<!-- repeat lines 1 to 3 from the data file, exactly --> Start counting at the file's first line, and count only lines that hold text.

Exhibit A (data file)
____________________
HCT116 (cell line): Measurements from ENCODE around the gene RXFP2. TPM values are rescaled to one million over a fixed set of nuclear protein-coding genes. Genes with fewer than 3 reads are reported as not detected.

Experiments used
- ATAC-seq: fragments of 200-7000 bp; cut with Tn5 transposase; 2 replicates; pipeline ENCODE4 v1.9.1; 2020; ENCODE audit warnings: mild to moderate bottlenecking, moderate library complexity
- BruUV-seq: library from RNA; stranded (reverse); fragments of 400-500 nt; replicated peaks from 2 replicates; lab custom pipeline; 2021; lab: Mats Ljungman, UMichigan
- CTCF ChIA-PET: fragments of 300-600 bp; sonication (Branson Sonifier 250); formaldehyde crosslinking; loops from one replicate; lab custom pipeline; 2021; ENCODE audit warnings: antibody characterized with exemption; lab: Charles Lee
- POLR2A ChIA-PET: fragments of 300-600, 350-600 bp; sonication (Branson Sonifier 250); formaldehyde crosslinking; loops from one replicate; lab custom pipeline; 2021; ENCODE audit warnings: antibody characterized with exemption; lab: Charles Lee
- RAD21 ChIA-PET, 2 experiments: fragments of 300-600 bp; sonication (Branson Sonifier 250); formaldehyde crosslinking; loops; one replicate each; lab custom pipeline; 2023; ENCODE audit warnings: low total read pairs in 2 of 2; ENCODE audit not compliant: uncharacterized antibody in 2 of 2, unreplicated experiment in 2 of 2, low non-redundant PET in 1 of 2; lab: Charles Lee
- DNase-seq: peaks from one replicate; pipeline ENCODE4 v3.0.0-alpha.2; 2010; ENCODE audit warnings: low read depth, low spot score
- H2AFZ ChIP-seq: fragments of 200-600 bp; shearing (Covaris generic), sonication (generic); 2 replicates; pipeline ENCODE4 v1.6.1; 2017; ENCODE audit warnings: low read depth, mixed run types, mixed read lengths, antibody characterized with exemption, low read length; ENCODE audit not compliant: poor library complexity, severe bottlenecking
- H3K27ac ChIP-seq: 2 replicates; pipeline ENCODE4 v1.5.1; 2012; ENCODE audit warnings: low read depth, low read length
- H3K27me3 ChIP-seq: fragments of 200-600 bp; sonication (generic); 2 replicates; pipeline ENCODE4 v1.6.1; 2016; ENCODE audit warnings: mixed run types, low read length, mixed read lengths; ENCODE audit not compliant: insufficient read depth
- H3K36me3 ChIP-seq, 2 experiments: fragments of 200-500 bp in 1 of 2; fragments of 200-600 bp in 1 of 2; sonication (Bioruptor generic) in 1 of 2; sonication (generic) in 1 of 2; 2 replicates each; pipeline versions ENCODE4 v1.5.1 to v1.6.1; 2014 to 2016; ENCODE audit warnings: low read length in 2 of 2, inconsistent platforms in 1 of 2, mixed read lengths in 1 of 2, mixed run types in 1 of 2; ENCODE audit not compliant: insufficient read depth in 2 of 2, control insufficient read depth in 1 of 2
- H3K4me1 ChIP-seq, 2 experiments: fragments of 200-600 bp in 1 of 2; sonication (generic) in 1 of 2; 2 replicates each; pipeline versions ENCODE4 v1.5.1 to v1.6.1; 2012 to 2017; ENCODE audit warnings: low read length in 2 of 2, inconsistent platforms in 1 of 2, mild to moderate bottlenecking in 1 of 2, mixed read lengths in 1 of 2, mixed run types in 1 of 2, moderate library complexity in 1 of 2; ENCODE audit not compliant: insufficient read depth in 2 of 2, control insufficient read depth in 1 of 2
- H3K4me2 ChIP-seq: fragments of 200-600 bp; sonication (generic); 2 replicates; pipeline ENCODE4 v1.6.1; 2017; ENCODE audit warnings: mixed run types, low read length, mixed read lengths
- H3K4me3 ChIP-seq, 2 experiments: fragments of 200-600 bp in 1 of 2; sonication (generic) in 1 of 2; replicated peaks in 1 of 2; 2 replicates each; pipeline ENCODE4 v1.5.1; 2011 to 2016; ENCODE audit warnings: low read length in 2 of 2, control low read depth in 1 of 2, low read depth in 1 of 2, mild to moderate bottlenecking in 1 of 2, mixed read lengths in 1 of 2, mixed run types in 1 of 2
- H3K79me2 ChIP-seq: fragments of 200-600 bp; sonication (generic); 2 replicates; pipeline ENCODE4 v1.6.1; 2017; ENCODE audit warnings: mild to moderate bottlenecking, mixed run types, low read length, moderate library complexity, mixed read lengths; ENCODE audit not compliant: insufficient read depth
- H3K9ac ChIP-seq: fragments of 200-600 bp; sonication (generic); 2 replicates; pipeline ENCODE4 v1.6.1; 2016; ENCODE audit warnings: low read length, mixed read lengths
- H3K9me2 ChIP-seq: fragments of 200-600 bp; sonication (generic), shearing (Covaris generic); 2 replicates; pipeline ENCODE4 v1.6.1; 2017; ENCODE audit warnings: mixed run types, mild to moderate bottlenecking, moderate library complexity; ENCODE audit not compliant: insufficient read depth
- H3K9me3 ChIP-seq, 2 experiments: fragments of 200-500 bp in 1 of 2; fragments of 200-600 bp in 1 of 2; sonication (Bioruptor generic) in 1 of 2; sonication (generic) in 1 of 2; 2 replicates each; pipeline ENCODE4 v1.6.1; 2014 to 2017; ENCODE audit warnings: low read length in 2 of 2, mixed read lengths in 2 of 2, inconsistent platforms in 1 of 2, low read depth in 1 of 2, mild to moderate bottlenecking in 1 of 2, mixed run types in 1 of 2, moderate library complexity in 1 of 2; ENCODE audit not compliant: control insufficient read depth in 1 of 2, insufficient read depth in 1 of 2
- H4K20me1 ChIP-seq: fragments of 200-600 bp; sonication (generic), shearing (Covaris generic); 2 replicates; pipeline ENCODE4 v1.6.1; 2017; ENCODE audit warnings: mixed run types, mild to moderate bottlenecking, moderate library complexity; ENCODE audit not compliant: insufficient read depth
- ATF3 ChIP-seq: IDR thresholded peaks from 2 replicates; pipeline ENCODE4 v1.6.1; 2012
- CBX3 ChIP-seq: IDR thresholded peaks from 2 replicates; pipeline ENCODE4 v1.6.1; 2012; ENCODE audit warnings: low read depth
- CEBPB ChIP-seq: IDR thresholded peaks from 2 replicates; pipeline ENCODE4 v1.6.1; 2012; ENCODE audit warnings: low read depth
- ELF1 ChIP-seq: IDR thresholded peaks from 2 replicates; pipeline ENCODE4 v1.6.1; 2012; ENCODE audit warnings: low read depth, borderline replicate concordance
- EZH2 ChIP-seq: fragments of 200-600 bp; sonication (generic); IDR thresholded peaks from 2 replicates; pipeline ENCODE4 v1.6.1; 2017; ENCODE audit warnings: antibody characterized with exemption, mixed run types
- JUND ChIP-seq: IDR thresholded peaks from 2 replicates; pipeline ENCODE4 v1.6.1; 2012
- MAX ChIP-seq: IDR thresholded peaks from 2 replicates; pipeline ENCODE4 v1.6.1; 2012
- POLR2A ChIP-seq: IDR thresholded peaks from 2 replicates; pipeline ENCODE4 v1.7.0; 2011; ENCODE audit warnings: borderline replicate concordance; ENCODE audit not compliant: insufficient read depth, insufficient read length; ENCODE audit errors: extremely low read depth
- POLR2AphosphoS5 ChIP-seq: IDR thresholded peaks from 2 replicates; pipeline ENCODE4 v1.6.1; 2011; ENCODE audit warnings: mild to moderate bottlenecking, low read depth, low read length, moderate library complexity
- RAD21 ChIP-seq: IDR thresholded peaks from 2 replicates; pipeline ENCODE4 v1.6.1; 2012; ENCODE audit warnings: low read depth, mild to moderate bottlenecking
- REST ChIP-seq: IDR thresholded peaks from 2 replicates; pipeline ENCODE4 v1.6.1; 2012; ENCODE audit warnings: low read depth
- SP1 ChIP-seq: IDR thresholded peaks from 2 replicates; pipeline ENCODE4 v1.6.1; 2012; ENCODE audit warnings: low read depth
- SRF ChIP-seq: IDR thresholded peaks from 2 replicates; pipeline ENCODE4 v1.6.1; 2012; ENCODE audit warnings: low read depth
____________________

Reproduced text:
HCT116 (cell line): Measurements from ENCODE around the gene RXFP2. TPM values are rescaled to one million over a fixed set of nuclear protein-coding genes. Genes with fewer than 3 reads are reported as not detected.

Experiments used
- ATAC-seq: fragments of 200-7000 bp; cut with Tn5 transposase; 2 replicates; pipeline ENCODE4 v1.9.1; 2020; ENCODE audit warnings: mild to moderate bottlenecking, moderate library complexity